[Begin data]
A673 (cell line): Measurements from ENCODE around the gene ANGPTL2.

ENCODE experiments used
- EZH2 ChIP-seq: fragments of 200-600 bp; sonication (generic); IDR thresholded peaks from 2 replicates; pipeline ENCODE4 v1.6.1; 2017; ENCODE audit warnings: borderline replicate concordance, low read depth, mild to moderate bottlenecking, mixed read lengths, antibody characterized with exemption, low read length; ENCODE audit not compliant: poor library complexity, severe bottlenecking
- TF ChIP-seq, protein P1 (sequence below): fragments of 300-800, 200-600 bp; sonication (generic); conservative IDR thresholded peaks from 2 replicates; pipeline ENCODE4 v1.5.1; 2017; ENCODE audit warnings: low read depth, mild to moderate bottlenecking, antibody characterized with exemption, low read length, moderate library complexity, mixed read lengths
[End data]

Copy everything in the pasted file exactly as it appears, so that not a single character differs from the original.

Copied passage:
A673 (cell line): Measurements from ENCODE around the gene ANGPTL2.

ENCODE experiments used
- EZH2 ChIP-seq: fragments of 200-600 bp; sonication (generic); IDR thresholded peaks from 2 replicates; pipeline ENCODE4 v1.6.1; 2017; ENCODE audit warnings: borderline replicate concordance, low read depth, mild to moderate bottlenecking, mixed read lengths, antibody characterized with exemption, low read length; ENCODE audit not compliant: poor library complexity, severe bottlenecking
- TF ChIP-seq, protein P1 (sequence below): fragments of 300-800, 200-600 bp; sonication (generic); conservative IDR thresholded peaks from 2 replicates; pipeline ENCODE4 v1.5.1; 2017; ENCODE audit warnings: low read depth, mild to moderate bottlenecking, antibody characterized with exemption, low read length, moderate library complexity, mixed read lengths